I rub my growing belly and sigh. Every waking moment I am swallowed in worries for the future and fears that I won’t be good enough.
I can’t cook, what will he eat?
I’ve never changed a diaper, will I hurt him?’
Can I handle the pain of labor? The sleepless nights?
Do I have enough love to give him? Do I even love myself?
I am able to walk myself through each of these fears—I can learn how to cook and how to change a diaper—I can drink enough coffee to get me through my exhaustion.
There is one fear though, which I am unable to get past, a dread that still haunts me four years later—what if I pick it up again?
What if, despite having long-term sobriety, I turn to the bottle that still occasionally calls my name.
I know the type of drunk I am—I cannot quit once I start. I get angry—the type of anger that has me chasing my ex with a knife—until I turn the knife on myself. Alcohol brings with it a wrath that causes me to throw computers against walls. I smash dishes with rage until broken glass covers the kitchen floor.
Alcohol makes me selfish. I become self-centered, stealing attention from my loved ones and their pain, as I demand they attend the pity-party I’ve decided to throw. It’s my problems, my pain, my chaos.
When I drink, I get so drunk I cannot see. My eyes glass over and I become creature-like.
I make phone calls and lie about miscarriages I didn’t have. I lose my house keys and wallet, and I get into my car and drive recklessly. I scream nonsense and fight with whoever happens to be in my blacked-out path.
I lie on the couch, nursing my hangover, and ignore every responsibility. I obsess over ways to get to the liquor store, and I forego buying toilet paper so I can buy more booze. I know that when I drink, the bottle of whiskey becomes more important than anything or anyone.
I worry that if it came down to it, I would choose that bottle over my baby. And it scares the shit out of me.
There’s a phrase thrown about—this idea that “my kids will keep me sober”—like my children will fill the hole I tried to fill with whiskey. It pisses me off. It discredits all of my recovery efforts. My sobriety feels minimized.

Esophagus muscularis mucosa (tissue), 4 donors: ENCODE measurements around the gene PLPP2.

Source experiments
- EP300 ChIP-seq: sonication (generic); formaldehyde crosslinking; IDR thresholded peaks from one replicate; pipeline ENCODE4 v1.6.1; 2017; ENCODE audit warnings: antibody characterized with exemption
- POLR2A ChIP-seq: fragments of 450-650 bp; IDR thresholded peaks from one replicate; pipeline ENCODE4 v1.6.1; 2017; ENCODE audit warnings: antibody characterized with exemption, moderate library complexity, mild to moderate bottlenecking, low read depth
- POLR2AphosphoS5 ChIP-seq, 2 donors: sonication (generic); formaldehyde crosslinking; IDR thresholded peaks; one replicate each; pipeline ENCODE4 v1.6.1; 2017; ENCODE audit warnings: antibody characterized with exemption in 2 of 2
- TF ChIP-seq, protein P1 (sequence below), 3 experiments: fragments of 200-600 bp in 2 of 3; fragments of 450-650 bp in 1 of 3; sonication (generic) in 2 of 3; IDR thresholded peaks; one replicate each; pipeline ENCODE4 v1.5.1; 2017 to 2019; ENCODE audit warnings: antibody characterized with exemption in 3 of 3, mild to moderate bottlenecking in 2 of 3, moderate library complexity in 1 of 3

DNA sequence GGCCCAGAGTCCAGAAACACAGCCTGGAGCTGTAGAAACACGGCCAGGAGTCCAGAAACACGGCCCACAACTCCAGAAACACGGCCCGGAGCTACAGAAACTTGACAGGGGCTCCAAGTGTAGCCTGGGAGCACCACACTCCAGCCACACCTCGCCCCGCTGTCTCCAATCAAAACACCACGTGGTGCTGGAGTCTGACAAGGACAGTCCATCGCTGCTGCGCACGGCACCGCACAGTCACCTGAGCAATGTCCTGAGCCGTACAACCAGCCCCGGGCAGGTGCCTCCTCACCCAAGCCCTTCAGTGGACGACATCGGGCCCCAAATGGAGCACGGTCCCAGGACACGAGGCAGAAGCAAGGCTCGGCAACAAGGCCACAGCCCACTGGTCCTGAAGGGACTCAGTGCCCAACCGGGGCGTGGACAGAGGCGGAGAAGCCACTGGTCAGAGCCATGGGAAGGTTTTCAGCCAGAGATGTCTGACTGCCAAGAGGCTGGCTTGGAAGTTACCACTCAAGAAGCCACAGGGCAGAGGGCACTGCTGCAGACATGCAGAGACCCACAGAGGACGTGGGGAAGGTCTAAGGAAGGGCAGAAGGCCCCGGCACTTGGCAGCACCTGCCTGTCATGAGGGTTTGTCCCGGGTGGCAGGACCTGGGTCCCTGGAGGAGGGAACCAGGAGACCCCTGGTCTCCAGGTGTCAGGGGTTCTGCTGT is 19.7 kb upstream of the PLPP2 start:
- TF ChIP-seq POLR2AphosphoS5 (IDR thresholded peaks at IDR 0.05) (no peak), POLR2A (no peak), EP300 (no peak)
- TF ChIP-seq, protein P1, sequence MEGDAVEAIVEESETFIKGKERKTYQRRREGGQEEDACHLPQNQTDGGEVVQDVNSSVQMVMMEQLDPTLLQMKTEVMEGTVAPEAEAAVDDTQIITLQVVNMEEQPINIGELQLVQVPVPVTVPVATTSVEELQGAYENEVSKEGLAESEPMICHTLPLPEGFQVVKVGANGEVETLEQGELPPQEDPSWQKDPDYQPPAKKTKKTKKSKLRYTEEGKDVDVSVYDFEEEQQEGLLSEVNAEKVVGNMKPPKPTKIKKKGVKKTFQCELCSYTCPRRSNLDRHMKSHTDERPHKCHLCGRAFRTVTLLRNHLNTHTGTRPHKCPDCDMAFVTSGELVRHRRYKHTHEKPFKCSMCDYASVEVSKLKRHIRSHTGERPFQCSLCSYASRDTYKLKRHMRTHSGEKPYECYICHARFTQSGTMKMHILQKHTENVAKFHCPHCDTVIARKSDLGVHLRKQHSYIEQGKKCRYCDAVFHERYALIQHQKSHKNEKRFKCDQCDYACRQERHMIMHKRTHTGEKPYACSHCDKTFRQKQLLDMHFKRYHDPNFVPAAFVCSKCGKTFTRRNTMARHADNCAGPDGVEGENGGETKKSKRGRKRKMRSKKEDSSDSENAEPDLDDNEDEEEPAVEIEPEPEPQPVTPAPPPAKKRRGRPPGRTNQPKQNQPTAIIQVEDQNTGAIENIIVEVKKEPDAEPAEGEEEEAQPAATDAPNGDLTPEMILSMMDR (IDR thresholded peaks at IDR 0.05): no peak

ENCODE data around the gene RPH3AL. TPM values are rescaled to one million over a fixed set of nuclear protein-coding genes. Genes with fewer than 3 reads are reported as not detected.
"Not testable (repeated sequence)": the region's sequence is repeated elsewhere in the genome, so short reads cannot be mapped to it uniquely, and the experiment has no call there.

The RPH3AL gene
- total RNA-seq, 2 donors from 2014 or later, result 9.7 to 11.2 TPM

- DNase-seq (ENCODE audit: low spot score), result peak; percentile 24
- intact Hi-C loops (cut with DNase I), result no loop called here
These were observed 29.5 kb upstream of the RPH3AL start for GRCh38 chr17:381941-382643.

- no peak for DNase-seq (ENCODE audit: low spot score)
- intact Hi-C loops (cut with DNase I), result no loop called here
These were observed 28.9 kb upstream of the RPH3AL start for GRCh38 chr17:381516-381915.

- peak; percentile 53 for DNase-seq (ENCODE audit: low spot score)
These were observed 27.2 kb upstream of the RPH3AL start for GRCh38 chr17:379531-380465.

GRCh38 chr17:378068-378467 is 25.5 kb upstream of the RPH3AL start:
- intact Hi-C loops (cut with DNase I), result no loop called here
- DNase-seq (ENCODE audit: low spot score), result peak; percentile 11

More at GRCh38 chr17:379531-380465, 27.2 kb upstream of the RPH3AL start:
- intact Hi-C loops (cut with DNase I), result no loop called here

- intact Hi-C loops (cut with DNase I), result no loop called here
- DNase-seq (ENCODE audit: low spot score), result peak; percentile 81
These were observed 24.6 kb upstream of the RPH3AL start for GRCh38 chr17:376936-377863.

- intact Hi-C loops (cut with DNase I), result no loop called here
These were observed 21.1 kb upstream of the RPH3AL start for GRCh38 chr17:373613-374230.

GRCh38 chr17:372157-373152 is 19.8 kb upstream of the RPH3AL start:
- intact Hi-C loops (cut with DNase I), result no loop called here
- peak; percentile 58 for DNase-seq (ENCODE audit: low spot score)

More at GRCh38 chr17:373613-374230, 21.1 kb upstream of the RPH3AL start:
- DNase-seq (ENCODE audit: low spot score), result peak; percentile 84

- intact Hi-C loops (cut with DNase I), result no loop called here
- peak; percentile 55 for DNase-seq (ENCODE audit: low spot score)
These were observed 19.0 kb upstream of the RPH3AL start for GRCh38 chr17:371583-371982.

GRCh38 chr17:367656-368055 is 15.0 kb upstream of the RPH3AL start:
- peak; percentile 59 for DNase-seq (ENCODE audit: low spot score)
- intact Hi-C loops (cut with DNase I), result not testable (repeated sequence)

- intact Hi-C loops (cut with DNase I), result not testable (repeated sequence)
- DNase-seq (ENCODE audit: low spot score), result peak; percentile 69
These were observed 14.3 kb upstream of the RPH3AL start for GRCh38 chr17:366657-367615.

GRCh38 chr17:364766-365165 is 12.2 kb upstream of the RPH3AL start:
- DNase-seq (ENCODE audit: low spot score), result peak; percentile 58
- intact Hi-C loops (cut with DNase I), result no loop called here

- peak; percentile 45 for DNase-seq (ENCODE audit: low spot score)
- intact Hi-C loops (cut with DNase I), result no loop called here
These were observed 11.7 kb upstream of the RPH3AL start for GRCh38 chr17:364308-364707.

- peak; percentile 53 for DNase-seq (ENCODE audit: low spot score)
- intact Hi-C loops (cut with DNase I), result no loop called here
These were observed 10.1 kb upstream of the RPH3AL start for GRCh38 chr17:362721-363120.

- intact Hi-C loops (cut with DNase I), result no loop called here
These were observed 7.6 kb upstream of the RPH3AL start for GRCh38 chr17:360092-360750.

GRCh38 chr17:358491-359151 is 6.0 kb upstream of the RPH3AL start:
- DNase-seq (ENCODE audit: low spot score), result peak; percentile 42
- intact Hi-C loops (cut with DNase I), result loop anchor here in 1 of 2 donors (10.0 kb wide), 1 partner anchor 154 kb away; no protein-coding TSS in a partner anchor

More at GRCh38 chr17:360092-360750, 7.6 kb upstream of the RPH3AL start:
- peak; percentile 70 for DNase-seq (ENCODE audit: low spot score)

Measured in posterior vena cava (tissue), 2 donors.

“You’re a mom now, you’re more mature.”
“Do you still have to go to those meetings, you have your babies to keep you sober.”
“You seem far too happy to go back to how you were.”
The truth is, I am susceptible to my disease more than ever. I have less time to focus on my lifelong treatment now because I am focused on this helpless little life—my son. I’ve gone days without showering because mom life can cause everything to blur. I cut out self-care for story time and make-believe games. These distractions are a perfect opportunity for my addiction to discreetly creep back in.
Motherhood comes with a box of new justifications and reasons to use. “You’re a mommy, you need some wine!”
At the end of a stressful day, I’d love nothing more than to chase my sleeping pills with a glass of red wine. I deserve to loosen up, don’t I? It’s the weekend after all. I’d love to enjoy a cocktail while playing outside with my kids or while cooking the dinner I don’t know how to cook. Children’s birthday parties must be more entertaining with a buzz. Why not? Everyone’s doing it! Dads are gripping their beers and moms are sipping mimosas while the kiddos bounce in the inflated castle—why can’t I?
Perhaps motherhood has given me maturity. I keep most doctor appointments, and I obey traffic laws. And, in a sense, motherhood has made me happier, or at least added a new layer of happiness. Yet, I am sober not because of my kids, nor for my kids.
My addiction didn’t promptly disappear the moment I saw that bright blue plus sign. I work harder on my sobriety now because I recognize how much I can lose. So here I sit, feeling my stress, my boredom, my exhaustion and each of my mom guilts—stone cold sober. Nothing is more frustrating than having my sobriety belittled by the notion that my kids have saved me, for I have saved myself.